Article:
College Football: Put Playoff debate aside CFB suddenly has bigger issue


On Tuesday, the short-term plan for approval of College Football Playoff expansion was put on hold. The hold could be overcome within a few months. If not, CFB Playoff expansion is not likely to happen before the 2026 season.

Many college football fans are disappointed divergent interests and jealousies appear to have derailed what was in June, an almost done deal for a 12-team, Playoff format.

Put that setback aside for now. Why? Suddenly there is an emerging issue that could fundamentally change college football forever.

On Wednesday it was reported National Labor Relations Board’s (NLRB), General Counsel, Jennifer Abruzzo stated in a memo that college athletes have rights under the National Labor Relations Act. Abruzzo wrote,

"(NLRB law) support(s) the conclusion that certain players at academic institutions are statutory employees, who have the right to act collectively to improve their terms and conditions of employment."

Abruzzo implied legal action could be taken against schools and conferences that continue defining players as “student-athletes.”

"The freedom to engage in far-reaching and lucrative business enterprises makes players at academic institutions much more similar to professional athletes who are employed by a team to play a sport, while simultaneously pursuing business ventures to capitalize on their fame and increase their income"

Abruzzo’s memo is, at this point, non-binding and she stated it was written to educate applicable parties for future cases. In 2015, the NLRB considered whether players at Northwestern could petition to form a union. In that review, it was determined players should not be designated as having rights available to employees.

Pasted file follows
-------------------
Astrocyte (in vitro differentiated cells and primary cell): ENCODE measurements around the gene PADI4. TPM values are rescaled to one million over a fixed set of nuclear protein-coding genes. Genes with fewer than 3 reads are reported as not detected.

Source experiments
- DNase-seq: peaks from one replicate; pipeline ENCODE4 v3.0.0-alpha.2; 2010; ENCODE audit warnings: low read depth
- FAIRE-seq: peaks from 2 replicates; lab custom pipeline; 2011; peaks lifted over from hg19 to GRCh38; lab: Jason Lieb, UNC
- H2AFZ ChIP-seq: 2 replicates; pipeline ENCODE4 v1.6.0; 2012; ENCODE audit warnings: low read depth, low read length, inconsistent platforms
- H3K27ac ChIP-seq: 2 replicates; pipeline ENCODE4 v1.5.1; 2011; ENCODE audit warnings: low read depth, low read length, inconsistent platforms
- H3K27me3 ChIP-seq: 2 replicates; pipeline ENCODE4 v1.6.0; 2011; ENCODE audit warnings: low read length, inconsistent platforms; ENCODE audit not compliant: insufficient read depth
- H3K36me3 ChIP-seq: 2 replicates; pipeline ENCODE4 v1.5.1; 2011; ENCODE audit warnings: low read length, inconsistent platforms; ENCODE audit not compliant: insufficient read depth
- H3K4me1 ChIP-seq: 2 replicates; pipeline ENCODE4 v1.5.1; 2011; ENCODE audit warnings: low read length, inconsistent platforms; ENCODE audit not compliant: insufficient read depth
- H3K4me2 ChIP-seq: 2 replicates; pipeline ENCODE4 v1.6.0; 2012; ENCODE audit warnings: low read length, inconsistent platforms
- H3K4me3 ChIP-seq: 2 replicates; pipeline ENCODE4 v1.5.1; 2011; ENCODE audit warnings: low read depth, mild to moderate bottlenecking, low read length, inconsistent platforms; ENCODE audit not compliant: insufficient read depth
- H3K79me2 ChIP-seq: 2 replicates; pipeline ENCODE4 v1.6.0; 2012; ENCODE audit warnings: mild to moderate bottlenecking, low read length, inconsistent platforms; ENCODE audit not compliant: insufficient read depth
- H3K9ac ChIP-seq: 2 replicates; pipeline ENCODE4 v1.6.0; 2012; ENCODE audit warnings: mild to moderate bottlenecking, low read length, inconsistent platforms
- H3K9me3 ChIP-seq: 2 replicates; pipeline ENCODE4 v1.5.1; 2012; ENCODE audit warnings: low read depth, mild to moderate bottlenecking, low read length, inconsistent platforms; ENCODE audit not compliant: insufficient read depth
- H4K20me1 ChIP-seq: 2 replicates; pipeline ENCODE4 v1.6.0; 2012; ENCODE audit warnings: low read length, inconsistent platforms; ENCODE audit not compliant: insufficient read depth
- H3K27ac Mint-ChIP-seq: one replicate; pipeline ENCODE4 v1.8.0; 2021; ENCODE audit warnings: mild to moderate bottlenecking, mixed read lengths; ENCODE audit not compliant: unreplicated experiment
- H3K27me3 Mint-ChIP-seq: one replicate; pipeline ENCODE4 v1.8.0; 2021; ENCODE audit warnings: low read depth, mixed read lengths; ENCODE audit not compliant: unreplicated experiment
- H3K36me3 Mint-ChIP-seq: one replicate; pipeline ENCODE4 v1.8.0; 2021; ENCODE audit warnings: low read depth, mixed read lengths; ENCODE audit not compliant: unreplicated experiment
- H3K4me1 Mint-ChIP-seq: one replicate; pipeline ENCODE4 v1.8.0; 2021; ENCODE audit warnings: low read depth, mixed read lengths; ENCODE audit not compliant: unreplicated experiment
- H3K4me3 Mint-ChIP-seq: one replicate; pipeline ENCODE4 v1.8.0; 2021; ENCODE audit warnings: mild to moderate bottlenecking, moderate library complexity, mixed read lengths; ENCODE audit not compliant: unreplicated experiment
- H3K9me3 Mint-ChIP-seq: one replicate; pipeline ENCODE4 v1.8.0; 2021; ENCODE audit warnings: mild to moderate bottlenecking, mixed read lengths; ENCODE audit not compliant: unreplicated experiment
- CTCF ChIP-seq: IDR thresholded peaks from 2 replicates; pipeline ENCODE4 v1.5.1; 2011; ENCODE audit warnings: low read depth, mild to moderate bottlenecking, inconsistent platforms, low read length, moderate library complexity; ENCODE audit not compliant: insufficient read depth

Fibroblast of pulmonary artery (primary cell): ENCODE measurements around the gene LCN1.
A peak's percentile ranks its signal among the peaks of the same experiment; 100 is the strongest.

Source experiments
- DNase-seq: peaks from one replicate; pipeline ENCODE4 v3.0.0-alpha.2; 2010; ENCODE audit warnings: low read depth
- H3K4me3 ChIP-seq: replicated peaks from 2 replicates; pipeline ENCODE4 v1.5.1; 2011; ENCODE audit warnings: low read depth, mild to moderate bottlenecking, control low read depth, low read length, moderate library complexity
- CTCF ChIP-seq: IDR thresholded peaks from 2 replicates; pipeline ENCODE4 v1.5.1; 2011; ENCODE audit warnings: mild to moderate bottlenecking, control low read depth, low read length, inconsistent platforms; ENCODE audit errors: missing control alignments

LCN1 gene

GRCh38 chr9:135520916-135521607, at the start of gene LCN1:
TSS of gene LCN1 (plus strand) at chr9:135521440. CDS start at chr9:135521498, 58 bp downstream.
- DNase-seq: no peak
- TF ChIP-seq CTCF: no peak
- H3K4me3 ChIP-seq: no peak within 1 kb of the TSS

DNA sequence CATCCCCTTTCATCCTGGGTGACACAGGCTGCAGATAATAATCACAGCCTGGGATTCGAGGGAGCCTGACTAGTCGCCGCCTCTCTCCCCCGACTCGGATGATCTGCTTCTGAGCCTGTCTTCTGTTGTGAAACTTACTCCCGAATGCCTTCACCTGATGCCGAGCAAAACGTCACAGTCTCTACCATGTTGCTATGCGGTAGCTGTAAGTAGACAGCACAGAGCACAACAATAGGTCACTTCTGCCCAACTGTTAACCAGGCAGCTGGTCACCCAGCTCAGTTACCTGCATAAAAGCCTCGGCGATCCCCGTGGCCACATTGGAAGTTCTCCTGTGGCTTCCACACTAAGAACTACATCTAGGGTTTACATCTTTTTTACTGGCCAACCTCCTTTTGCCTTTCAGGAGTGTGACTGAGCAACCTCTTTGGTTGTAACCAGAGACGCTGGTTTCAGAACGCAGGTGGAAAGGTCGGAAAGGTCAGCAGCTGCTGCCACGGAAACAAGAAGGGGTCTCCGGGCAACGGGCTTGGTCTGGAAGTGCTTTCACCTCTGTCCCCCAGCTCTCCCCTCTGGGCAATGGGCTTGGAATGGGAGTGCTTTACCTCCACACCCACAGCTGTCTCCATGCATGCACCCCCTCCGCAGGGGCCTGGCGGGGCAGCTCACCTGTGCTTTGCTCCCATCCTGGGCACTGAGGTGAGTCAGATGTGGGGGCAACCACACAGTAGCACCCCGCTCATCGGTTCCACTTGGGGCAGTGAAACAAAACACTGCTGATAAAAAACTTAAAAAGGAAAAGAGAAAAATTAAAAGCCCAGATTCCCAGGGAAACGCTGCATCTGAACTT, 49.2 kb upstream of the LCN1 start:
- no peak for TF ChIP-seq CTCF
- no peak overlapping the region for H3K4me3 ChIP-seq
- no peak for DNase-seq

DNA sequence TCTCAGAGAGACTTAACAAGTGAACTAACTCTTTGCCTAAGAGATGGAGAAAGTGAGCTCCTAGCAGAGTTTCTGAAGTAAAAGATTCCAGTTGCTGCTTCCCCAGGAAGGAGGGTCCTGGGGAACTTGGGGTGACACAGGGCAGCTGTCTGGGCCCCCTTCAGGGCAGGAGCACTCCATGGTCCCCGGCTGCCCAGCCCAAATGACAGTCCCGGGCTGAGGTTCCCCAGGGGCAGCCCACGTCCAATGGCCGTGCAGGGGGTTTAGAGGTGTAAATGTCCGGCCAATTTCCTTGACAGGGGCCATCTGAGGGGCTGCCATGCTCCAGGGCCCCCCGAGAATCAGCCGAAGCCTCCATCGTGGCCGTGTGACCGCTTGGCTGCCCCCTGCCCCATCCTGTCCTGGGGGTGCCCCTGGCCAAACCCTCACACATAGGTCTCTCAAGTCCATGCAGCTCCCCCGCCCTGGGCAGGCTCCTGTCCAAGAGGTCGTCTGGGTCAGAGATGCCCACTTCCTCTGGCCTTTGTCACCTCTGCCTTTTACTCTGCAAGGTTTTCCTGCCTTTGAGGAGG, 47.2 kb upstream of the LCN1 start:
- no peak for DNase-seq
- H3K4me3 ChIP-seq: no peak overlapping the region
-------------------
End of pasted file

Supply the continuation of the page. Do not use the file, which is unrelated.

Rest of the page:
Gabe Feldman, director of the sports law program at Tulane University elaborated on Abruzzo’s memo.

"This is an advisory opinion … that college athletes should be recognized as employees … it will not have any immediate impact on college athletes … this is just another signal that the current collegiate model may need to change, and if the NCAA doesn’t change it, change may be forced upon it."

Changes for college football and other high revenue sports

What caused such a turnaround by the National Labor Relations Board? There are multiple factors, but the biggest reason has to be the changes NIL has brought to college sports. The NCAA has long feared its member institutions being forced to pay players for their services. If players are added to the payrolls of schools, they can, as players at Northwestern tried to do in 2015, choose to become unionized. In unionized organizations, bargaining units (the players in this case) are assigned the right to negotiate compensation, benefits, work rules and working conditions.

What such status could mean to the world of college sports is impossible to predict. At the extremes of the possible, college football and also probably men’s college basketball could become something significantly different than it is today. Though it seems absurd, consider one extreme possibility. Players could negotiate working conditions that are in direct opposition to what coaches believe are necessary to build championship programs.

A quick response is, such a situation is no different than today’s NFL. Perhaps that is okay. Perhaps also, financial packages for players could be structured equitably enough they would not harm team chemistry. Big changes are ahead for college sports – in whatever form they eventually become.

ESPN’s Adam Rittenberg took an early lead on reporting this story.

Check out the SEC’s response below.

Next. How former Tide players are doing in the NFL. dark

Where will this lead and how long will it take to get there is not known. There is an argument that working out the how and when should be a higher priority than rebuilding the CFB Playoff.